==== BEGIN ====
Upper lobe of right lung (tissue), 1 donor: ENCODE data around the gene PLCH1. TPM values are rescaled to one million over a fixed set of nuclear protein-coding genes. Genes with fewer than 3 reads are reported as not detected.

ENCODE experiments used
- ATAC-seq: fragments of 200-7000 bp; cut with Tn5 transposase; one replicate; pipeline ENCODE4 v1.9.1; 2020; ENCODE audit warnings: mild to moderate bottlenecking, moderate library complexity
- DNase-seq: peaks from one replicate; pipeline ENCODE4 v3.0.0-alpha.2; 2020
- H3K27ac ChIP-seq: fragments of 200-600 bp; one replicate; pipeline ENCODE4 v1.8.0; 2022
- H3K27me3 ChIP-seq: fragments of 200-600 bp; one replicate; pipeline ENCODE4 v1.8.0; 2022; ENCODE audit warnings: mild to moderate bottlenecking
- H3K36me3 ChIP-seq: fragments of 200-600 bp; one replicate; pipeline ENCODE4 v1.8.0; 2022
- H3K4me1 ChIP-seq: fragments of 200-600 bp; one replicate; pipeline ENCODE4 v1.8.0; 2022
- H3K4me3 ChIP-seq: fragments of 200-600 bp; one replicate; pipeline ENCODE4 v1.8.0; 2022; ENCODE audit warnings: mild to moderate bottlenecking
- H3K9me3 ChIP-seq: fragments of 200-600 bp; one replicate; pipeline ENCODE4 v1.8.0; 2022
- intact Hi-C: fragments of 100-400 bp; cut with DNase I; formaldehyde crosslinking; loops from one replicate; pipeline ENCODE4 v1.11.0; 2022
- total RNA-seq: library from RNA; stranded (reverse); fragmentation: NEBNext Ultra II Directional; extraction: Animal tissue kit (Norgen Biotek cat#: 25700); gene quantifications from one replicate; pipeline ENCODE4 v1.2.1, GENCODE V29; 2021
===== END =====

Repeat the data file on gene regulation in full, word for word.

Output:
Upper lobe of right lung (tissue), 1 donor: ENCODE data around the gene PLCH1. TPM values are rescaled to one million over a fixed set of nuclear protein-coding genes. Genes with fewer than 3 reads are reported as not detected.

ENCODE experiments used
- ATAC-seq: fragments of 200-7000 bp; cut with Tn5 transposase; one replicate; pipeline ENCODE4 v1.9.1; 2020; ENCODE audit warnings: mild to moderate bottlenecking, moderate library complexity
- DNase-seq: peaks from one replicate; pipeline ENCODE4 v3.0.0-alpha.2; 2020
- H3K27ac ChIP-seq: fragments of 200-600 bp; one replicate; pipeline ENCODE4 v1.8.0; 2022
- H3K27me3 ChIP-seq: fragments of 200-600 bp; one replicate; pipeline ENCODE4 v1.8.0; 2022; ENCODE audit warnings: mild to moderate bottlenecking
- H3K36me3 ChIP-seq: fragments of 200-600 bp; one replicate; pipeline ENCODE4 v1.8.0; 2022
- H3K4me1 ChIP-seq: fragments of 200-600 bp; one replicate; pipeline ENCODE4 v1.8.0; 2022
- H3K4me3 ChIP-seq: fragments of 200-600 bp; one replicate; pipeline ENCODE4 v1.8.0; 2022; ENCODE audit warnings: mild to moderate bottlenecking
- H3K9me3 ChIP-seq: fragments of 200-600 bp; one replicate; pipeline ENCODE4 v1.8.0; 2022
- intact Hi-C: fragments of 100-400 bp; cut with DNase I; formaldehyde crosslinking; loops from one replicate; pipeline ENCODE4 v1.11.0; 2022
- total RNA-seq: library from RNA; stranded (reverse); fragmentation: NEBNext Ultra II Directional; extraction: Animal tissue kit (Norgen Biotek cat#: 25700); gene quantifications from one replicate; pipeline ENCODE4 v1.2.1, GENCODE V29; 2021